Denver Teachers Protest Lack of Air Conditioning in Classrooms

Teacher Arlene Lebowitz assists a student in her third-grade class during summer school July 2, 2003 in Chicago, Illinois. A record number of students are expected at summer school due to a strong showing for a new voluntary program for mid-tier students and strict application of non-ITBS (Iowa Tests of …
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A group of 50 teachers, parents, students stood outside Denver Public Schools (DPS) headquarters on Monday to protest the lack of air conditioning in 60 buildings throughout the school district.

The protesters, organized by Caucus for Today’s Teachers, said that temperatures inside those buildings reached up into the 90s and are unhealthy and harmful for teachers and students, the Denver Channel reported.

“We’re here because it is too hot to learn,” East High School teacher Tiffany Choi, who organized the event, told the Denver Post.

“We had classrooms reading as hot as 88 degrees, and some of the classrooms as high as 92 degrees,” Alex Nelson, a fourth-grade teacher at Bryant-Webster Dual Language School, told CBS Denver.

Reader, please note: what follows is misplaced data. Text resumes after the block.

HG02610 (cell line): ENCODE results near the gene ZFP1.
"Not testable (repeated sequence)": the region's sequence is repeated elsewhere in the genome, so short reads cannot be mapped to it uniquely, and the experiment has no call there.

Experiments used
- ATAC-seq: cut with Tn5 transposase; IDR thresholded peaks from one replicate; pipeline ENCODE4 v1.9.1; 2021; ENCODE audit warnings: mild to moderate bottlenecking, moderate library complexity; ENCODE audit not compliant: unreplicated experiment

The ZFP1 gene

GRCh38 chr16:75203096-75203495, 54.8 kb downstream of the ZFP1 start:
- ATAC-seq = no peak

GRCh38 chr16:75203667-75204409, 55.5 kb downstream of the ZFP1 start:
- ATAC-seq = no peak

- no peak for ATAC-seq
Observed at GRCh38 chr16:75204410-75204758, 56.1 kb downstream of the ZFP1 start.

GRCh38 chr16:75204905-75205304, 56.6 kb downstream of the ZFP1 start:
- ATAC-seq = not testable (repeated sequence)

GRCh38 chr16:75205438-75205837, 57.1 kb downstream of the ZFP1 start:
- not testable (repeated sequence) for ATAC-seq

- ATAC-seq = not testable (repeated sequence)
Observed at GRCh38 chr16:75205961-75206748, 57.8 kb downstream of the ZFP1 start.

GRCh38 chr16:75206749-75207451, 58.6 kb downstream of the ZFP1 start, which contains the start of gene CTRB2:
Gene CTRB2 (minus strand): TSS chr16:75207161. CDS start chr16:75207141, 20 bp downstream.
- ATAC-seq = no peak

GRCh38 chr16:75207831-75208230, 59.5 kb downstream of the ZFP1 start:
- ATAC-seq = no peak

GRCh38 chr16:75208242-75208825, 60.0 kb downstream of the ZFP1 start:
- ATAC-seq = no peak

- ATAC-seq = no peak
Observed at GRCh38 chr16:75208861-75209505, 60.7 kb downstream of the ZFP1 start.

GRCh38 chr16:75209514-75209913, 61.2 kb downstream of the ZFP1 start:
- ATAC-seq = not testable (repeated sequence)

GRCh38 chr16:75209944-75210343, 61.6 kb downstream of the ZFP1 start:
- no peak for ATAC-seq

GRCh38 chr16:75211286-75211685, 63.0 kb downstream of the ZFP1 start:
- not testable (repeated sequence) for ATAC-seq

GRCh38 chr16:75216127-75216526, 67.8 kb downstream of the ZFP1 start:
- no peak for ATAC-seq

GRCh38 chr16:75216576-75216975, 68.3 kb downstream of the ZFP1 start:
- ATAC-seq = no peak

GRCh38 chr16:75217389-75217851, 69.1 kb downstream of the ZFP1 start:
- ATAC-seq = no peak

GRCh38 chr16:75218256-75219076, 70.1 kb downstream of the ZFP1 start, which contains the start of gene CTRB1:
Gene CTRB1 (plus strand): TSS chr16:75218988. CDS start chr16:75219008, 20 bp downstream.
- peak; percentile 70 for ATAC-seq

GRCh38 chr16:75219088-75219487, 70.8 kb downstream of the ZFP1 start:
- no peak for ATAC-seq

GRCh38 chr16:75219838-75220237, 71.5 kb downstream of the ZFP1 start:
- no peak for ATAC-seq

The group is demanding DPS address the issues with those buildings by either installing air conditioning (AC) units, allowing fans in classrooms, giving teachers grants to cool down classrooms, or starting the school year later.

Denver’s public schools are already in session, and temperatures are set to go up to the 90s this week.

DPS spokesperson Will Jones told the Post that the district is not ignoring their complaints, saying that the district is distributing fans and evaporative coolers to the buildings affected. He also said the district is encouraging building managers to keep the windows of the school buildings open at night.

“We very much appreciate the work of our staff in preparing for and coping with today’s heat,” Jones said. “We know the first weeks can be very hot, and we’ve worked hard to prepare our schools to handle days like today.”

Three of the 60 schools are set to have AC units installed by 2020 while the remaining 57 will get “heat mitigation” work funded by a 2016 bond, Jones added.

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